Euro-Native Interaction in 17th Century Montreal: Contributions from a pluralistic approach
Author(s): Justine Bourguignon-Tétreault
Historical archaeology in Québec tends to focus on European colonial life ways and adaptation to a new landscape, while aspects relating to Native traditions are relegated to prehistory. However, an Indigenous presence was critical to the establishment of the first Montreal colony; at its inception, the project even depended on that presence. The motivations for attracting Native peoples to the small French fort shifted throughout the 17th century from religious to commercial, but the pivotal role of the interactions taking place between cultural groups remained a constant. This paper explores how this is reflected in the material remains found at the site of the fort Ville-Marie and tries to reconcile Indigenous and European traditions by assessing the colonial character of archaeology and the dichotomies entrenched in its practice that prevent us from seeing 17th century society in Montreal as a pluralistic phenomenon.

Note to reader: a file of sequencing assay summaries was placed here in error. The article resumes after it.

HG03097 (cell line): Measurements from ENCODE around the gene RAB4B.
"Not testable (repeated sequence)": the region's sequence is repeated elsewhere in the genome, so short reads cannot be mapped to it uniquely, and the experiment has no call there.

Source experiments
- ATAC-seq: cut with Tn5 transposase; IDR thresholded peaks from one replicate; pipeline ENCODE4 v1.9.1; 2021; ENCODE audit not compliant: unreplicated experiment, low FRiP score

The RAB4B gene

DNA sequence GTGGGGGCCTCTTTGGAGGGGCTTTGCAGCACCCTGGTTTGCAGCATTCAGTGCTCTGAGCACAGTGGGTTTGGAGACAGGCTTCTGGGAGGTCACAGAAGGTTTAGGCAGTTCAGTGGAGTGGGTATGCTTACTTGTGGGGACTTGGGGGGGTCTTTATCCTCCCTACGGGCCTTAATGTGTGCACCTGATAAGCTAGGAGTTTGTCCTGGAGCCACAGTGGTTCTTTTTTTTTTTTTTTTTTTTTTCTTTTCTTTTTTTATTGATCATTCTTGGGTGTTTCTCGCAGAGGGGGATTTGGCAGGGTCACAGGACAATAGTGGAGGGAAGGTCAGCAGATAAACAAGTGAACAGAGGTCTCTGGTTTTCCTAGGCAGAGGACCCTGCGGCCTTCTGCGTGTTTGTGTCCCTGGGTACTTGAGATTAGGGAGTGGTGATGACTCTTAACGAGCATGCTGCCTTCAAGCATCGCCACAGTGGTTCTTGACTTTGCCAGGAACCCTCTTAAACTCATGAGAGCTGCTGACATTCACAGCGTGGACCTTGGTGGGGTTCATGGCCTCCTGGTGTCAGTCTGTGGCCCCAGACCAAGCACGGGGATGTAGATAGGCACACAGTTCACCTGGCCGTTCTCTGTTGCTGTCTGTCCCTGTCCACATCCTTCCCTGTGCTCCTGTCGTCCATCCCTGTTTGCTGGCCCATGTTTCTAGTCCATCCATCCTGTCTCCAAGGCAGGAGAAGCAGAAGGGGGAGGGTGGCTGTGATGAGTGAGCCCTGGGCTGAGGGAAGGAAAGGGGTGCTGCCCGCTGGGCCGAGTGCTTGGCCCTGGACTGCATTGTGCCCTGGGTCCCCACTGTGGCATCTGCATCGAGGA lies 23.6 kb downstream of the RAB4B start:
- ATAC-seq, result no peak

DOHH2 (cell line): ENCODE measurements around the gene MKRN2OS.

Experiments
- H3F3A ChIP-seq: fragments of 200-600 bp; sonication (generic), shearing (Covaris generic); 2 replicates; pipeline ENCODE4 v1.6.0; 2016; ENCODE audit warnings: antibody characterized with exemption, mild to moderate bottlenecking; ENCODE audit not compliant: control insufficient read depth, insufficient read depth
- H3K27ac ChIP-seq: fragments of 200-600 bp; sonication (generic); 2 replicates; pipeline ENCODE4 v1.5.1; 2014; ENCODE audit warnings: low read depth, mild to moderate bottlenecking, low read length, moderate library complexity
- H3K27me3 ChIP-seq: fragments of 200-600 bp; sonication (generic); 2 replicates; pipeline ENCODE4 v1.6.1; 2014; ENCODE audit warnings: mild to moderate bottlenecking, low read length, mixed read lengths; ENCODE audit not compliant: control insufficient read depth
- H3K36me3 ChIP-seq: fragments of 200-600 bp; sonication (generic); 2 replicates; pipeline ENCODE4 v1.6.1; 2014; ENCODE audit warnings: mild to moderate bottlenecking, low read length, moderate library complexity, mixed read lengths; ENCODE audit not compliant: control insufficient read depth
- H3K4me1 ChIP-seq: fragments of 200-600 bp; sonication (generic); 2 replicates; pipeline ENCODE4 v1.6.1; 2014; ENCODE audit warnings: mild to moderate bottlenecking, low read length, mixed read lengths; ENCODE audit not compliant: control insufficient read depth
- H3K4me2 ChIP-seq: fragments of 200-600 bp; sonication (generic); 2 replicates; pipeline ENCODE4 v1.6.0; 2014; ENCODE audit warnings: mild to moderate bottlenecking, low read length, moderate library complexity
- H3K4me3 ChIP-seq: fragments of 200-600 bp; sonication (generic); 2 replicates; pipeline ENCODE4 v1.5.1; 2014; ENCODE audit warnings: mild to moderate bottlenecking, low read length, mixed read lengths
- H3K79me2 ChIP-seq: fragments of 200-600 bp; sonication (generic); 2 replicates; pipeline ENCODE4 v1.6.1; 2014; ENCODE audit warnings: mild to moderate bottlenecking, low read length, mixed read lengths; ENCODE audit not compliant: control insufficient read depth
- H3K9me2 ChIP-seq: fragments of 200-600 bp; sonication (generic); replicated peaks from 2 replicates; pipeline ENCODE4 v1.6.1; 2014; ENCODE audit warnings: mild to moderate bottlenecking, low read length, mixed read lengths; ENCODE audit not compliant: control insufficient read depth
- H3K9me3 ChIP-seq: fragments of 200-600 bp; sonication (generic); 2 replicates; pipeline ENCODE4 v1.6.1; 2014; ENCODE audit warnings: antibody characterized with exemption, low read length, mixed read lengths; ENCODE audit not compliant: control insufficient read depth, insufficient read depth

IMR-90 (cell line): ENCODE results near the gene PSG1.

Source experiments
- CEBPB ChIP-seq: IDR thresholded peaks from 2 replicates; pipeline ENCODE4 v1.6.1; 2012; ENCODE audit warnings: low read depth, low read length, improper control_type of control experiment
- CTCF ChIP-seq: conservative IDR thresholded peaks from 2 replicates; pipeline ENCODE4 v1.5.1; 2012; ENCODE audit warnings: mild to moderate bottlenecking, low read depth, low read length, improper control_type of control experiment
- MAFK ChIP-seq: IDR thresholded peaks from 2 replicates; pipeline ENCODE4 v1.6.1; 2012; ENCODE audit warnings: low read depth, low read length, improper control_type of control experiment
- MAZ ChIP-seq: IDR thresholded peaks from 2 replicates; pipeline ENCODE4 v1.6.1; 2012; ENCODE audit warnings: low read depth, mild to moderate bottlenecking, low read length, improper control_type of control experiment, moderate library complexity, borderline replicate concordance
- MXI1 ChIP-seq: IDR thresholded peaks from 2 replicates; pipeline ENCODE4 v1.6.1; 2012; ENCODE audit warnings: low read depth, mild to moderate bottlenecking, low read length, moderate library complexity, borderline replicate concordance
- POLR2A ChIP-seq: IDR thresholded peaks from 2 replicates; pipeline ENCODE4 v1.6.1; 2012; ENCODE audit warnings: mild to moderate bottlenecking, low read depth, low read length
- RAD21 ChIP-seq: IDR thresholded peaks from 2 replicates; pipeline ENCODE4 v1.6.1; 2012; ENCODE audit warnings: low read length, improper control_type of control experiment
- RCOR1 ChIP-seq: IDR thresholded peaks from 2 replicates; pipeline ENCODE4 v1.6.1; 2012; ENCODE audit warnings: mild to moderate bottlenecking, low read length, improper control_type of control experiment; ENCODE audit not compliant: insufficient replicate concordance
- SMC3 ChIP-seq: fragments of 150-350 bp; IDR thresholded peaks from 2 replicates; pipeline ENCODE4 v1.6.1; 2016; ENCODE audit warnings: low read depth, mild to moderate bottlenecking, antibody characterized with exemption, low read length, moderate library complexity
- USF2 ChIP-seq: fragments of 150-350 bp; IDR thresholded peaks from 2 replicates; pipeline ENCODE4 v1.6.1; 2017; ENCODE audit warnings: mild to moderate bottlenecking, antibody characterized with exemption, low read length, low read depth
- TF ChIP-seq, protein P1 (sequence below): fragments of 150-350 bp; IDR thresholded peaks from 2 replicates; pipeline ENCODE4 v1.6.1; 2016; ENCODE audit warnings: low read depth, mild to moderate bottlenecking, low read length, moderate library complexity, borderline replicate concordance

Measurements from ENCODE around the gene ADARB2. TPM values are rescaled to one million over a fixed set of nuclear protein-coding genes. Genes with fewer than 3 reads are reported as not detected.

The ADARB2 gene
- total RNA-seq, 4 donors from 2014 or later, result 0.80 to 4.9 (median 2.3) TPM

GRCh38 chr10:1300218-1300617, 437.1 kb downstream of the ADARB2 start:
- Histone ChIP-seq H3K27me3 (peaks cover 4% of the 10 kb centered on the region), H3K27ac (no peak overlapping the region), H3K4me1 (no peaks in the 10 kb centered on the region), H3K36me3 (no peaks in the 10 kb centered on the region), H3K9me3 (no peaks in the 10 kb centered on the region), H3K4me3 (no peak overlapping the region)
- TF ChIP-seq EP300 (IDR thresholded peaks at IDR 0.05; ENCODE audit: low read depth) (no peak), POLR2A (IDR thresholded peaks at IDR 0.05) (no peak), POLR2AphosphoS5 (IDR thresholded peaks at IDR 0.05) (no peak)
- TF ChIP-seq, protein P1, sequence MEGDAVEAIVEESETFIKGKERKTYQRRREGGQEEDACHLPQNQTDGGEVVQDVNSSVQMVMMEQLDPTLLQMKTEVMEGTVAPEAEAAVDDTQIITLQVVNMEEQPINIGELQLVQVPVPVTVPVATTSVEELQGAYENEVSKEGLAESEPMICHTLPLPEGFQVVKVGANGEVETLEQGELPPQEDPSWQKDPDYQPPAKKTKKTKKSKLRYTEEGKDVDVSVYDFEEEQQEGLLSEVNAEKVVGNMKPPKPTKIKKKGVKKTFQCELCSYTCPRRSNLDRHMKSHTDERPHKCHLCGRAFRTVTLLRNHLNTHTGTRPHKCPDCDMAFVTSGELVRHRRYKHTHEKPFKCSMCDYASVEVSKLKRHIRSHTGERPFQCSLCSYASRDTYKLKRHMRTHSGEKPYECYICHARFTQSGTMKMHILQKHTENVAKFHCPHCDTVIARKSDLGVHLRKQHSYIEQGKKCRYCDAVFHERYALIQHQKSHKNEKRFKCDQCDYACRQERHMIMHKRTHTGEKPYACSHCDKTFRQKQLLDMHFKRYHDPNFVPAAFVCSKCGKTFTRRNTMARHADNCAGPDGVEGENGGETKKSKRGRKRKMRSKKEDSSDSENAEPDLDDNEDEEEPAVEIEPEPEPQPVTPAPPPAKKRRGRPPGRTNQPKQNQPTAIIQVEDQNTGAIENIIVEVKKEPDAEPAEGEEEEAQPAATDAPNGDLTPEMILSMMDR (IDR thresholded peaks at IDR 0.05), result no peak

This Resource is Part of the Following Collections
- New Perspectives on Inequity: European and Indigenous Voices in the North American Landscape •
- Society for Historical Archaeology 2014
Cite this Record
Euro-Native Interaction in 17th Century Montreal: Contributions from a pluralistic approach. Justine Bourguignon-Tétreault. Presented at Society for Historical Archaeology, Quebec City, Quebec, Canada. 2014 ( tDAR id: 436807)